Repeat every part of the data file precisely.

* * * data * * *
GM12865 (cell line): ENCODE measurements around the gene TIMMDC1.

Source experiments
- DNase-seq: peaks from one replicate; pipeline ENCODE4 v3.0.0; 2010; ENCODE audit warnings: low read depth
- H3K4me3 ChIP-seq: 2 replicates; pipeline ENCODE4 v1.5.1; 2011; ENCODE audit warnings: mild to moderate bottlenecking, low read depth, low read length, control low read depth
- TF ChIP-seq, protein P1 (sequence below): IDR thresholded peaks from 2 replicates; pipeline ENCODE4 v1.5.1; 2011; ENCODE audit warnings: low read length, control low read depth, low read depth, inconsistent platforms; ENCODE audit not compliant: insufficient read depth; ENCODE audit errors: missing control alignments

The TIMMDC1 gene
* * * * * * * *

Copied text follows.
GM12865 (cell line): ENCODE measurements around the gene TIMMDC1.

Source experiments
- DNase-seq: peaks from one replicate; pipeline ENCODE4 v3.0.0; 2010; ENCODE audit warnings: low read depth
- H3K4me3 ChIP-seq: 2 replicates; pipeline ENCODE4 v1.5.1; 2011; ENCODE audit warnings: mild to moderate bottlenecking, low read depth, low read length, control low read depth
- TF ChIP-seq, protein P1 (sequence below): IDR thresholded peaks from 2 replicates; pipeline ENCODE4 v1.5.1; 2011; ENCODE audit warnings: low read length, control low read depth, low read depth, inconsistent platforms; ENCODE audit not compliant: insufficient read depth; ENCODE audit errors: missing control alignments

The TIMMDC1 gene